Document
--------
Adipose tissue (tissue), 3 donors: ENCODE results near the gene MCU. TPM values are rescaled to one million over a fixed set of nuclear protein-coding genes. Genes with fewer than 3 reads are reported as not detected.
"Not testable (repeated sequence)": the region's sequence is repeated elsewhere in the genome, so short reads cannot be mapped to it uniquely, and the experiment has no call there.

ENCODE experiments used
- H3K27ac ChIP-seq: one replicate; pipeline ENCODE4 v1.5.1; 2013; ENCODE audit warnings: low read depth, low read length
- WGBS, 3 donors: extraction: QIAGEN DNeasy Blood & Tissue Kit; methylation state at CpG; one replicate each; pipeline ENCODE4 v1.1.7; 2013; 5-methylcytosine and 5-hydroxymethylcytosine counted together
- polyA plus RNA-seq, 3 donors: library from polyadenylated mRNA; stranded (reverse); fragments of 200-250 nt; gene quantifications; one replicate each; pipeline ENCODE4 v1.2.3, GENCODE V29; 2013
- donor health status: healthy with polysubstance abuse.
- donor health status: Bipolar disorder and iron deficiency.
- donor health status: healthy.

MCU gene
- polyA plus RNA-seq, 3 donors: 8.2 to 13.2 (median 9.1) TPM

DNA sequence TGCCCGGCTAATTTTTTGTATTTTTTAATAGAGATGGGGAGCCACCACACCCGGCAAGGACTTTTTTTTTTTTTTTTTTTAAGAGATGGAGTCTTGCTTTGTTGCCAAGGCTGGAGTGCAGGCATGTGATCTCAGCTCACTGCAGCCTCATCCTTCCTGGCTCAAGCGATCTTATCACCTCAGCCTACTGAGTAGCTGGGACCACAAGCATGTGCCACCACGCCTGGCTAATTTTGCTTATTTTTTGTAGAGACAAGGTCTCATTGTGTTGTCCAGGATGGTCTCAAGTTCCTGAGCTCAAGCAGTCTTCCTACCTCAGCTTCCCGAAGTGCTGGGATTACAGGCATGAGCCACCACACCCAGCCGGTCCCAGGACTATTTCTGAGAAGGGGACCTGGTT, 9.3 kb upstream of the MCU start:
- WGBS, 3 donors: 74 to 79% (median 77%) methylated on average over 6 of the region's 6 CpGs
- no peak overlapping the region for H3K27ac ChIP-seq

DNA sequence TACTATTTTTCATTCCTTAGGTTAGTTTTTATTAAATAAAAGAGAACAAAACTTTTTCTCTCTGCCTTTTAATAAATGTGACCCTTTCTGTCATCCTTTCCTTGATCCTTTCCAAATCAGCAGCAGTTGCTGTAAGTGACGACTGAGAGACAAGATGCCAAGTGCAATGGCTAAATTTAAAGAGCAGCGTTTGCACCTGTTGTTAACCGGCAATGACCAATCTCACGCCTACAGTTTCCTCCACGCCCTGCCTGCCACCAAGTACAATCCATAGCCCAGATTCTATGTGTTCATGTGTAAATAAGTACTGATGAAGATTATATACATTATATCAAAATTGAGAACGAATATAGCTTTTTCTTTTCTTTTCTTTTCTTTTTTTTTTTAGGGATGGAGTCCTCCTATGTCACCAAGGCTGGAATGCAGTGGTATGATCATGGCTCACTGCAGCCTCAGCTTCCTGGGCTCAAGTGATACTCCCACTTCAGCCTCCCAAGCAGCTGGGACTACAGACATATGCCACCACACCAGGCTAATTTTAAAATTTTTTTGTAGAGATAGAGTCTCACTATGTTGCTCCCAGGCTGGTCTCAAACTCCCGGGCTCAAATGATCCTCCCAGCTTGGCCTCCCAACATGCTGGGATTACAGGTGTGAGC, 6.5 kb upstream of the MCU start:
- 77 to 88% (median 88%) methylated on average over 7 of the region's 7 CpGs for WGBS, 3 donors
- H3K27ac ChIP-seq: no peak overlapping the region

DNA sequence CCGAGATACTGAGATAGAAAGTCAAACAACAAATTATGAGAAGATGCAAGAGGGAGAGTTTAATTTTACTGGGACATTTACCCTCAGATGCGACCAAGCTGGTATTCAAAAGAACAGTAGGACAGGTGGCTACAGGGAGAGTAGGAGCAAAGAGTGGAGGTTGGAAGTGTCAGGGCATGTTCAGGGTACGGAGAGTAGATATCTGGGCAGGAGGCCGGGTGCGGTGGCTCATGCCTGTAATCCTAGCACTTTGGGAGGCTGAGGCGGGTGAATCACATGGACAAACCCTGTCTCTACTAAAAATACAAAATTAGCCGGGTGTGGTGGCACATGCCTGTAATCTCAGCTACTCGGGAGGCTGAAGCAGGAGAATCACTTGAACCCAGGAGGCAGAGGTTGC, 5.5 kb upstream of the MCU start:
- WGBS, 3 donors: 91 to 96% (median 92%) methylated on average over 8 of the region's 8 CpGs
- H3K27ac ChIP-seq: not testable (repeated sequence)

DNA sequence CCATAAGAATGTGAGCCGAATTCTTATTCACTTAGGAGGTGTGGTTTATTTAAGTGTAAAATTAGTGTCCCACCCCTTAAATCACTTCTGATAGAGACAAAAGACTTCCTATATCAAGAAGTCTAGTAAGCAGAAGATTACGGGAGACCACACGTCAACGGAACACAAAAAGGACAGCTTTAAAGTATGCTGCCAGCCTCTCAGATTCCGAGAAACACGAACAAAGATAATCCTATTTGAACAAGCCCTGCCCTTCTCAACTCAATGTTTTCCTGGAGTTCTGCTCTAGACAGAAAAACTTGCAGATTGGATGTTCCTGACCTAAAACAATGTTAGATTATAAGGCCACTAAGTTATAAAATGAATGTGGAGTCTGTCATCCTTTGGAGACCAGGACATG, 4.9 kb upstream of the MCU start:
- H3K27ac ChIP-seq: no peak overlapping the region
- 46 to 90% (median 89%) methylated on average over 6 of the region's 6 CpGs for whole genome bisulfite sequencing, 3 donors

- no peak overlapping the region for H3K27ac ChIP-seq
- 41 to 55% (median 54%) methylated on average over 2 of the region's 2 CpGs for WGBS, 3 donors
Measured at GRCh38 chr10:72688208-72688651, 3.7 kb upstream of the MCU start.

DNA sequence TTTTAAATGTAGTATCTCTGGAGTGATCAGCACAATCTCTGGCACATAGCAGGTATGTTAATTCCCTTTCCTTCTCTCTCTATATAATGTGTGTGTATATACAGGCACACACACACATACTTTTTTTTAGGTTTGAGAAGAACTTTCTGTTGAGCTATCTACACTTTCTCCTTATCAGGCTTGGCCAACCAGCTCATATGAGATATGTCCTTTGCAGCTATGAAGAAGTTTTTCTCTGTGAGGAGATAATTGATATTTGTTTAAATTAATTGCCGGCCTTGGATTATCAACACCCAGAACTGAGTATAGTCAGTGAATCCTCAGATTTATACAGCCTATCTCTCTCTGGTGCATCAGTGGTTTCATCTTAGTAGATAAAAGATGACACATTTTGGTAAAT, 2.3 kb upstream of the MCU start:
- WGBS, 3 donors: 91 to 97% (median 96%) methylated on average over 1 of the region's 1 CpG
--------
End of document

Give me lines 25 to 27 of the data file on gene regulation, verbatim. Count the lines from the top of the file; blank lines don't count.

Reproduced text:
- 41 to 55% (median 54%) methylated on average over 2 of the region's 2 CpGs for WGBS, 3 donors
Measured at GRCh38 chr10:72688208-72688651, 3.7 kb upstream of the MCU start.

DNA sequence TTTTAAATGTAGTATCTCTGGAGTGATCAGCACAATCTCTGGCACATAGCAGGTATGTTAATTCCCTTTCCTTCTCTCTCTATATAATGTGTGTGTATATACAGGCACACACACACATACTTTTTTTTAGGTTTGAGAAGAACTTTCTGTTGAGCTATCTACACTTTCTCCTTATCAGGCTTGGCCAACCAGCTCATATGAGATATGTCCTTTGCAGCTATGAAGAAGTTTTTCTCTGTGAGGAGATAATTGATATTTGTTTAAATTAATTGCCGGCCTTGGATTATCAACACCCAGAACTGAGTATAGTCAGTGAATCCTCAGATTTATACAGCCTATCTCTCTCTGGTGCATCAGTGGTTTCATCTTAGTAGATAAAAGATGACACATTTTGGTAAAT, 2.3 kb upstream of the MCU start: